Universal semantic primes have an inherent grammar—a "conceptual grammar"—which is the same in all languages; that is, each semantic prime has certain combinatorial properties virtue of the particular concept it represents. The formal realisations (marking patterns, word order, constituent structure, etc.) may differ from language to language without these underlying combinatorial properties being disturbed. Although groups of primes share particular properties and can be regarded as falling into natural classes, virtually every prime has some idiosyncratic properties, giving each one a distinctive syntactic signature. The cross-linguistic viability of the current model of NSM grammar has been checked in considerable depth and detail across a range of typologically divergent languages. Key references are Goddard and Wierzbicka (eds., 2002), Goddard (ed., 2008) and Goddard and Wierzbicka (2014). Some of the main aspects of the NSM grammar can be sketched as follows.
Substantives and substantive phrases
The elements which combine directly with substantives include: (a) determiners, e.g., 'this someone', 'the same thing', 'somewhere else', (b) quantifiers, e.g., 'two things', 'many people', 'one part', 'many kinds', (c) evaluators, e.g., 'something good', 'something bad', and (d) descriptors, e.g., 'something small'. They can also be modified by like-phases, e.g., 'people like this', 'someone like me'. There is much more to the grammar of substantive phrases than can be covered here; for example, the relational substantives KIND and PART each can head phrases sui generis, which can be termed "classifier phrases" and "part-hood phrases", respectively, such as 'one thing of this kind' and 'one part of this thing'. Some of the quantifier primes have a "subset" valency options, e.g. 'one of these people/things', 'two of these people/things', 'some of these people/things'.
Predicates, valency options and complements
We can think of a simple NSM clause as consisting of a predicate, such as HAPPEN, DO, SAY or WANT, together with one or more substantive phrases whose nature is constrained by the identity of the predicate. In addition to a minimal frame, predicates typically allow extended frames in which additional arguments identify or fill out the aspects of the situation implied by the nature of the predicate. These optional extras are termed "valency options". For example, HAPPEN allows us to speak not only of 'something happening', but also of 'something happening to someone' or 'something happening to something'. Likewise, with DO it is possible to add an additional argument and speak of 'doing something to someone else' or 'doing something to something'. DO can also be extended by the "instrument" option ('do something with something') and the "comitative" option ('do something with someone').
his means that all the following arrays are licensed by NSM syntax. Furthermore, all predicates can combine with the "meta-predicates" or "predicate operators" NOT and CAN.
- something HAPPENS - [minimal frame]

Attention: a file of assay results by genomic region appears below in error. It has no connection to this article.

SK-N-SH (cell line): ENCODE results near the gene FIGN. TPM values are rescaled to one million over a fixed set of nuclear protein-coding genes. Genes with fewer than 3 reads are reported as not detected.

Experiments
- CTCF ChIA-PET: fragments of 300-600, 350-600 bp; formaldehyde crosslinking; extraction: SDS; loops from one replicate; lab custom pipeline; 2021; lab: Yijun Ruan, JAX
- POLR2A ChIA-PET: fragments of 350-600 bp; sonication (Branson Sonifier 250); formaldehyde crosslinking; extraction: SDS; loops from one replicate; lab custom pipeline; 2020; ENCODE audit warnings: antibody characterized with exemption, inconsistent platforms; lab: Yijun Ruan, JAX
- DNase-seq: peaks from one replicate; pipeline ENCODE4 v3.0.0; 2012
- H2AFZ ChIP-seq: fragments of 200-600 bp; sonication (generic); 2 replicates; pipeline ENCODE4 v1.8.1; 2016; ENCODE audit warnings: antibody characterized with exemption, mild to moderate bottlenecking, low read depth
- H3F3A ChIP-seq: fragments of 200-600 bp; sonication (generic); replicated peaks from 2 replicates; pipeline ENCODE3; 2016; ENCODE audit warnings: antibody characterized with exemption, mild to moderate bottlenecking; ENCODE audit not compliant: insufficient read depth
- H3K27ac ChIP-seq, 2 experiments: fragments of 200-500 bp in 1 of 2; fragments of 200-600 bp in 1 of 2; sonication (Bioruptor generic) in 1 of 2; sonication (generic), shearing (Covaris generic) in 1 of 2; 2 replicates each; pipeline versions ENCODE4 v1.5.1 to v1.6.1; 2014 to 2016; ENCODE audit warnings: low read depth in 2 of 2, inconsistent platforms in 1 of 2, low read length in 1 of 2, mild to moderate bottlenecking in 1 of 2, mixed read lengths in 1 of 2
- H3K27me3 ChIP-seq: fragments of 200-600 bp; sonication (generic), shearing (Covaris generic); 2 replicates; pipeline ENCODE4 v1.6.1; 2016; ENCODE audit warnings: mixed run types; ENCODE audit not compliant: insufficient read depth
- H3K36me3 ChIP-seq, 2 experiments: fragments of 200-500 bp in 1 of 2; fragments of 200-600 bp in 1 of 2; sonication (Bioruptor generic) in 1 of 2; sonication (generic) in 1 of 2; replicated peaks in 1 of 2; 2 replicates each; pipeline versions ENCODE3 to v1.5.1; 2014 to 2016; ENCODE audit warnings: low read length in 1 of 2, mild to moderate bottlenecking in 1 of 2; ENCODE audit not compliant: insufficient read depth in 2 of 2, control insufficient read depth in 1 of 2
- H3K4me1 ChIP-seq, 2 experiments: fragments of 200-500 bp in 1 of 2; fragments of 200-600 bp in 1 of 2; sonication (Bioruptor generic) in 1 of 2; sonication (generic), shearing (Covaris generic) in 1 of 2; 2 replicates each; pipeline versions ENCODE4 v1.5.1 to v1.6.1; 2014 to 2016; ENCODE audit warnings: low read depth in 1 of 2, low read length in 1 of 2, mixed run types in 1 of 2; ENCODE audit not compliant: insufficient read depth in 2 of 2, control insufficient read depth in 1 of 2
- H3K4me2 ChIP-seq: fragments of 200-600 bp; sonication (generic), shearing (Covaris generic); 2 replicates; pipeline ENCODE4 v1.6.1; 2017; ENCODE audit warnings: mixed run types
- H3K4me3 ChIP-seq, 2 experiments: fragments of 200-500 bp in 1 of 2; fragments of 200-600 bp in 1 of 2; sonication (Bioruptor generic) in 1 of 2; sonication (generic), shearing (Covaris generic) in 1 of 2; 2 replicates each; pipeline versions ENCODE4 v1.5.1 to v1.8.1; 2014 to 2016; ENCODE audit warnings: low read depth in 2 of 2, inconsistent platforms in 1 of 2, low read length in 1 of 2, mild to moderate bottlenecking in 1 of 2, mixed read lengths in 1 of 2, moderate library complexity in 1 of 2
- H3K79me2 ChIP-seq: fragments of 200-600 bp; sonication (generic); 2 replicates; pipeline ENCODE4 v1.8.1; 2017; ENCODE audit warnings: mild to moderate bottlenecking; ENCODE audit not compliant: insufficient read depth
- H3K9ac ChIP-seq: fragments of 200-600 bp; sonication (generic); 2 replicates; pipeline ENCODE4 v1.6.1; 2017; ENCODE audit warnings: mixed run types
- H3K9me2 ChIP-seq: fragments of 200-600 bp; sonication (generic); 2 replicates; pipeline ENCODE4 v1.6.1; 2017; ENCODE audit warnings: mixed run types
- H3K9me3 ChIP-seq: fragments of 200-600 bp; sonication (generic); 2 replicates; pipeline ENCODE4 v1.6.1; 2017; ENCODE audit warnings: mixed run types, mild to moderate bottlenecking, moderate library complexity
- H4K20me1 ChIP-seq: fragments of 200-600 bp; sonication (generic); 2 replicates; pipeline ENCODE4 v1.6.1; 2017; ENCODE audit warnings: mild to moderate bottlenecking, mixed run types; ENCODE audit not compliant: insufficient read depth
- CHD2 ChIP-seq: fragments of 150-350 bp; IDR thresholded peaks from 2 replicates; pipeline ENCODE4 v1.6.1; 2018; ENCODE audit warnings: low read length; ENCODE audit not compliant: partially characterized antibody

- something HAPPENS to someone/something - [undergoer frames]
- someone DOES something - [minimal frame]
- someone DOES something to someone else/something - [patient frames]
- someone DOES something with something - [instrument frame]
- someone DOES something with someone - [comitative frame]
In some cases, NSM researchers propose valency options which are seldom recognised in mainstream grammars. For example:
- someone THINKS about someone/something - [topic frame]
- someone THINKS something (good/bad) about someone/something - [topic + complement frame]
- someone THINKS like this: " – – " - [quasi-quotational frame]
- someone SAID something - [minimal frame]
- someone SAID: " – – – " - [direct speech frame]
- someone SAID something to someone - [addressee frame]
- someone SAID something about something/someone else - [locutionary topic frame]
- someone SAID (some) words to someone else - [directed words frame]
- someone SAID something (not) with words - [verbal means frame]
- I SAY: – – – - [performative frame]
Most obviously, there is an inherently bi-clausal construction connected with the semantic prime IF, exemplified in sentences such as: 'If you do this, people can think something bad about you'. The primes KNOW and THINK have the capacity to take propositional complements. For example, 'I know that something bad happened to this someone'. WANT is also complement-taking, but it has special characteristics that set it apart from the other complement-taking predicates.
Several other complex sentence structures are allowable in the natural semantic metalanguage. These include (i) "quasi-relative clauses" headed by PLACE or TIME; for example, 'I am far from the place where I live', (ii) adverbial clauses of time and reason, e.g., 'when something like this happens, ...', 'it happened like this because someone wanted it', (iii) "analogy clauses" with LIKE~AS as a linking element, e.g., 'I want to do something bad to this someone, like this someone did something bad to me'.
All these combinatorial possibilities mean that the phrasing of NSM text can be quite complex.